If the last passage went through the center of the solar disk, Venus misses the sun on the new opportunity that has now arisen, since it is now 22 'north or south, but the solar disk only has a radius of 16'. However, if the last passage went far enough south (or north) through the solar disk, so that it is still hit after a shift of 22 ′ to the north (or south), another passage occurs, this time through the other half of the sun. At the next opportunity, eight years later, the sun will inevitably be missed (the shift by 2 × 22 ′ is larger than the solar diameter of 32 ′). Venus transitions occur either individually or in a pair with an interval of eight years. Then the node passage and conjunction drift further and further apart, so that no passage can take place for a long time.

243 years

A longer period in which the sidereal earth years and the synodic Venus periods each come up almost exactly as an integer is 243 years: 243 ×  T sidE ≈ 152 ×  T synV . 243 years after a passage, another passage occurs under very similar circumstances. For example, the passes of June 3, 1769 and June 6, 2012 both took place at the descending node and ran through the northern part of the solar disk.

121.5 and 105.5 years

The passages of Venus show different periodicity patterns over the millennia

While the place of conjunction circles the orbit in the course of its above-mentioned drift, it also hits the opposite node and also enables passages there. In these cases, the periodicity of the passages must be expressed by a half- integer number of sidereal earth years and an integer number of synodic Venus periods. Possible pairings are e.g. B. 121.5 ×  T sidE ≈ 76 ×  T synV and 105.5 ×  T sidE ≈ 66 ×  T synV . Other pairings are also conceivable (e.g. 113.5 ×  T sidE ≈ 71 ×  T synV ), but cannot occur here, as the sub-periods must add up to 243 years. This is (currently) the case with the occurrence of the sub-periods 8 + 105.5 + 8 + 121.5 = 243.

In the long term, due to the variable planetary orbits, other periodicity patterns also appear. The graphic opposite shows all lower conjunctions of Venus for the years -18109 to +21988; the millennium from 2001 to 3000 is highlighted in gray. Conjunctions without transit are shown as light points, conjunctions with transit as dark points. Each line consists of 152 conjunctions, the number of conjunctions in a transit cycle of 243 years. While the period of 243 years is retained, there are different sub-periods in the course of time.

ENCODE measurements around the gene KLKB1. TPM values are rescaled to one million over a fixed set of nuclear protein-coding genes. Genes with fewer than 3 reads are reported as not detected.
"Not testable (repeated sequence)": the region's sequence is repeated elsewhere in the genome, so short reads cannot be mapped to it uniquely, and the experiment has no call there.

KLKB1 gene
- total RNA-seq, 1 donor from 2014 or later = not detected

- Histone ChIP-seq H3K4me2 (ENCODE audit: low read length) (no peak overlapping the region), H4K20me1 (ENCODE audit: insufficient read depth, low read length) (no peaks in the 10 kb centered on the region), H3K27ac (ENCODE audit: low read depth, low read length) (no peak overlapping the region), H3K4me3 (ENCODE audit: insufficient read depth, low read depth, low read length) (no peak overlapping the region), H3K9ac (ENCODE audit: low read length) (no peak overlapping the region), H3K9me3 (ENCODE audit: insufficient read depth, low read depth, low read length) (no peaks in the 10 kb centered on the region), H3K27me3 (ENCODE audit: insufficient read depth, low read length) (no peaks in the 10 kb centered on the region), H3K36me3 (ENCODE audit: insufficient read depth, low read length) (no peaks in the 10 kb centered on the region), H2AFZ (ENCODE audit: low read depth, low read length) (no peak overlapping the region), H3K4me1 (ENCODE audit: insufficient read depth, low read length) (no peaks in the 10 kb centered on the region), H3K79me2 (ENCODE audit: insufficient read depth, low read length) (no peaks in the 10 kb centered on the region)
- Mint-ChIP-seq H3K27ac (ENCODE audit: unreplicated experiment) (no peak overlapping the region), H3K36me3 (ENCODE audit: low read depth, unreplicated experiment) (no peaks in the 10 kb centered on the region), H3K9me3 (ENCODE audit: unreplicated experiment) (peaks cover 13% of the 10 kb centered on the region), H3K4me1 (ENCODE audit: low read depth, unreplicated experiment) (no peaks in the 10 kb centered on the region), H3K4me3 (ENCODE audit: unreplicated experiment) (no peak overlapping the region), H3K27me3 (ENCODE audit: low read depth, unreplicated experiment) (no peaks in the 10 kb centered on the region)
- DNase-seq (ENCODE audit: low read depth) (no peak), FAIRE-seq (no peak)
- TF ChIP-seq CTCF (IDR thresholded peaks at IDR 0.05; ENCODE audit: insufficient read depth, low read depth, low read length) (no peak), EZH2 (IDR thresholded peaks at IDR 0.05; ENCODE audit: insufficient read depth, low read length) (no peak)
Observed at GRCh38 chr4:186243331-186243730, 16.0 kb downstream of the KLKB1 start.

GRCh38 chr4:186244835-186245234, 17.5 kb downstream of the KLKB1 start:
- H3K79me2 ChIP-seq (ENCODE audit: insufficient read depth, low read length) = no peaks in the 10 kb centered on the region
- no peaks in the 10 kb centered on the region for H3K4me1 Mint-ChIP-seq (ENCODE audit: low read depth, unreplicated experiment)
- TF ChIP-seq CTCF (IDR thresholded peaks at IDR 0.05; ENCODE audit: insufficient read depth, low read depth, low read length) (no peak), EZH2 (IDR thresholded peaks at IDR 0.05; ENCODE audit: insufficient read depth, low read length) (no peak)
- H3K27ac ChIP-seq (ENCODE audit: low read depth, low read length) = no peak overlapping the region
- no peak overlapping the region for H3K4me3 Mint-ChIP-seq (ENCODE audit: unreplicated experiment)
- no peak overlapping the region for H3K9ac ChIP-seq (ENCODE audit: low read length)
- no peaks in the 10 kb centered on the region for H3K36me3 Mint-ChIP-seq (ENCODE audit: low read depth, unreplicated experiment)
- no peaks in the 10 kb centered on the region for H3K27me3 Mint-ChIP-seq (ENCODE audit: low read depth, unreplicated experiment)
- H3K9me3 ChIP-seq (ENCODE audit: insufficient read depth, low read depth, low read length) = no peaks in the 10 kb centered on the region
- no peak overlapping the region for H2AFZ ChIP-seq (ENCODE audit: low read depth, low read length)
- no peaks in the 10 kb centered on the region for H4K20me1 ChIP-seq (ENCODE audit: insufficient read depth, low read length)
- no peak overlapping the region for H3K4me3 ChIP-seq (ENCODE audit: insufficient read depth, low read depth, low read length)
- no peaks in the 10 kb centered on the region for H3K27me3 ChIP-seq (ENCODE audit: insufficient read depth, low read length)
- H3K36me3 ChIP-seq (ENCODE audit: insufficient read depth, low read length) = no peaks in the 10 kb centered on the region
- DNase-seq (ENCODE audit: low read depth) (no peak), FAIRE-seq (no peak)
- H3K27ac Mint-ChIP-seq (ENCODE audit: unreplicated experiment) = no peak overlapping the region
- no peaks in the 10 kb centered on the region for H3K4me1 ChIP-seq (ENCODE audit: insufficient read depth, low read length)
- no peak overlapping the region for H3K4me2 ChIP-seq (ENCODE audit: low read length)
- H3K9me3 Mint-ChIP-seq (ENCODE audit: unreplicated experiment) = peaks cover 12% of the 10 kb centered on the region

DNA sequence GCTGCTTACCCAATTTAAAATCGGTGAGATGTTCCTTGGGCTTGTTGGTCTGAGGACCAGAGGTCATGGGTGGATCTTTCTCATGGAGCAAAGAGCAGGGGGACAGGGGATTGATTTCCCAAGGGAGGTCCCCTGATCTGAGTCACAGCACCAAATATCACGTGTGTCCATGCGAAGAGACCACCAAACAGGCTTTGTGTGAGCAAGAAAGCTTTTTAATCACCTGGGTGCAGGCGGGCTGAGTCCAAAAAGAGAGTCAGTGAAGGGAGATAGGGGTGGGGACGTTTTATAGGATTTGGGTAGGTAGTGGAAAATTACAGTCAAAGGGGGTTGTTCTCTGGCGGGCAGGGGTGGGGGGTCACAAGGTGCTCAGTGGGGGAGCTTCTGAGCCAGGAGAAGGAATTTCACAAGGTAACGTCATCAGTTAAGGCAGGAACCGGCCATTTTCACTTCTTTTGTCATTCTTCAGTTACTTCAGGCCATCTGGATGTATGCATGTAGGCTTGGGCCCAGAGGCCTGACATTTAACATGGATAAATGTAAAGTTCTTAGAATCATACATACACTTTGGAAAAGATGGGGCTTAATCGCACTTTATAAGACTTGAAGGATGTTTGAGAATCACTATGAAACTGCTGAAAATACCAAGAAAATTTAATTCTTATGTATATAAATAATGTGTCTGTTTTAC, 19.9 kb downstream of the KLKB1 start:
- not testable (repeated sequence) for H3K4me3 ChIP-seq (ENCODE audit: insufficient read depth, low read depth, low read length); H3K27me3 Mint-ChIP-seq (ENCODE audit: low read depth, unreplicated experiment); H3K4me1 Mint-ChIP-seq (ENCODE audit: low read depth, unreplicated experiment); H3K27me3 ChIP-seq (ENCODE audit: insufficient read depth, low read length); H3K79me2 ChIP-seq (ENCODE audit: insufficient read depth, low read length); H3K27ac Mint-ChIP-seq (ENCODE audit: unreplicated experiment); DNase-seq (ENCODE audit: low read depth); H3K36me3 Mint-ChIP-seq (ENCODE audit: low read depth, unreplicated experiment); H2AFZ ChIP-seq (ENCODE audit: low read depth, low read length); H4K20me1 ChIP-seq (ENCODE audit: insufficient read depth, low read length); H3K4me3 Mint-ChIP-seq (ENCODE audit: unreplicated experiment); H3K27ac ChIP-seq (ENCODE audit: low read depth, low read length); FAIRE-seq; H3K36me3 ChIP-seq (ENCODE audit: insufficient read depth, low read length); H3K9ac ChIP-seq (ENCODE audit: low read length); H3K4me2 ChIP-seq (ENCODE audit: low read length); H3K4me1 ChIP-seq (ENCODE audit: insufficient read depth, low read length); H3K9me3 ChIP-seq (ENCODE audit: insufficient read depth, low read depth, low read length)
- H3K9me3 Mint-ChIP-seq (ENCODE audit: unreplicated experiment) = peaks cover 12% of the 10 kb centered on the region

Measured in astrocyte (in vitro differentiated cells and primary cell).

During the period of May 22nd, 427 BC. By November 23, 424 AD, both 8-year pairs were replaced by a single transit, the periodicity pattern was 121.5 + 121.5. The May runs then occurred in pairs, while the November runs remained single. The current pattern, 8 + 105.5 + 8 + 121.5, began on December 7, 1631 and will end on June 14, 2984. On December 18, 3089 a series with paired June rounds and single December rounds will begin; this pattern 129.5 + 8 + 105.5 will end on December 25, 3818.

Special forms of the Venus transit

Children watch the 2012 transit of Venus in Dili

Grazing transit

In principle it is possible for Venus to pass the edge of the sun during a transit. Here it can happen that for some areas of the earth Venus passes completely in front of the sun and for others only partially. Such passages are very rare: the last such passage took place on December 6, 1631. The next such passage of Venus will not take place until December 13, 2611.

It is also possible that a passage through Venus will be visible as a partial passage from some areas of the earth, while for observers in other parts of the earth the planet Venus passes the sun. The last such transit took place on November 13th, Greg. 541 BC Around 1:36 pm ( UT ), the next such passage of Venus will take place on December 14, 2854.

Simultaneous transits

The simultaneous occurrence of Mercury and Venus passages is not possible in the near future and in the past due to the different node positions. However, the position of the railway nodes is slowly changing. Since the orbital nodes of Mercury and Venus move at different speeds, such events will be possible in the distant future, but only in the year 69163 and in the year 224508. In contrast, the simultaneous occurrence of a solar eclipse and a passage of Venus is already possible on April 5, 15232.

On June 4, 1769, a total solar eclipse occurred just five hours after the end of Venus' passage, which could be seen at least as a partial solar eclipse in Europe, the northernmost parts of North America and in North Asia. This was the shortest time interval between a planetary transit and a solar eclipse in historical time.